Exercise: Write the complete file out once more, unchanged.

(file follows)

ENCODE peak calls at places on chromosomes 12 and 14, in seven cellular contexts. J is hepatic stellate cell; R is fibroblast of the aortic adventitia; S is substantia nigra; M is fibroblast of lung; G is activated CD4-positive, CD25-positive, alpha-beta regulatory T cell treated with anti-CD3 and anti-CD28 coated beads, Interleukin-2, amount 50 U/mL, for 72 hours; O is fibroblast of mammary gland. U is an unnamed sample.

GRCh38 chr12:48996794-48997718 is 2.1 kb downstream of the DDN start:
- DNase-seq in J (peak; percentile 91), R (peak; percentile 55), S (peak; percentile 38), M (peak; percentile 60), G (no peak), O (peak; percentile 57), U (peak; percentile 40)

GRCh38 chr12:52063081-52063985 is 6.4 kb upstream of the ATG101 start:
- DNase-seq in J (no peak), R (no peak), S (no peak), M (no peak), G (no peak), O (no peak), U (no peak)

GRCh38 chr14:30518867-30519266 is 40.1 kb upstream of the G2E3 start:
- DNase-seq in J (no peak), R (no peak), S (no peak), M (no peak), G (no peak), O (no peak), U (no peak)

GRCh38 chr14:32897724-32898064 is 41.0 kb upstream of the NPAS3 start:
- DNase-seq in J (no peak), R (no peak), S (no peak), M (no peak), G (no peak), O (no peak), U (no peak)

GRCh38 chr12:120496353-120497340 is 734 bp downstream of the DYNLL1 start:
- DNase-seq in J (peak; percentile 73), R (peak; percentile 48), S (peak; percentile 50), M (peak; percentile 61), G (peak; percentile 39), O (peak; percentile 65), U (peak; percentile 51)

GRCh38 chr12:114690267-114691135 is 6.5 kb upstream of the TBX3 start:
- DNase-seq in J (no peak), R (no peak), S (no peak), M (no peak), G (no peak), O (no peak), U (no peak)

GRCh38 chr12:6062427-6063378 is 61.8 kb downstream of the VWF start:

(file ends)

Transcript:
ENCODE peak calls at places on chromosomes 12 and 14, in seven cellular contexts. J is hepatic stellate cell; R is fibroblast of the aortic adventitia; S is substantia nigra; M is fibroblast of lung; G is activated CD4-positive, CD25-positive, alpha-beta regulatory T cell treated with anti-CD3 and anti-CD28 coated beads, Interleukin-2, amount 50 U/mL, for 72 hours; O is fibroblast of mammary gland. U is an unnamed sample.

GRCh38 chr12:48996794-48997718 is 2.1 kb downstream of the DDN start:
- DNase-seq in J (peak; percentile 91), R (peak; percentile 55), S (peak; percentile 38), M (peak; percentile 60), G (no peak), O (peak; percentile 57), U (peak; percentile 40)

GRCh38 chr12:52063081-52063985 is 6.4 kb upstream of the ATG101 start:
- DNase-seq in J (no peak), R (no peak), S (no peak), M (no peak), G (no peak), O (no peak), U (no peak)

GRCh38 chr14:30518867-30519266 is 40.1 kb upstream of the G2E3 start:
- DNase-seq in J (no peak), R (no peak), S (no peak), M (no peak), G (no peak), O (no peak), U (no peak)

GRCh38 chr14:32897724-32898064 is 41.0 kb upstream of the NPAS3 start:
- DNase-seq in J (no peak), R (no peak), S (no peak), M (no peak), G (no peak), O (no peak), U (no peak)

GRCh38 chr12:120496353-120497340 is 734 bp downstream of the DYNLL1 start:
- DNase-seq in J (peak; percentile 73), R (peak; percentile 48), S (peak; percentile 50), M (peak; percentile 61), G (peak; percentile 39), O (peak; percentile 65), U (peak; percentile 51)

GRCh38 chr12:114690267-114691135 is 6.5 kb upstream of the TBX3 start:
- DNase-seq in J (no peak), R (no peak), S (no peak), M (no peak), G (no peak), O (no peak), U (no peak)

GRCh38 chr12:6062427-6063378 is 61.8 kb downstream of the VWF start: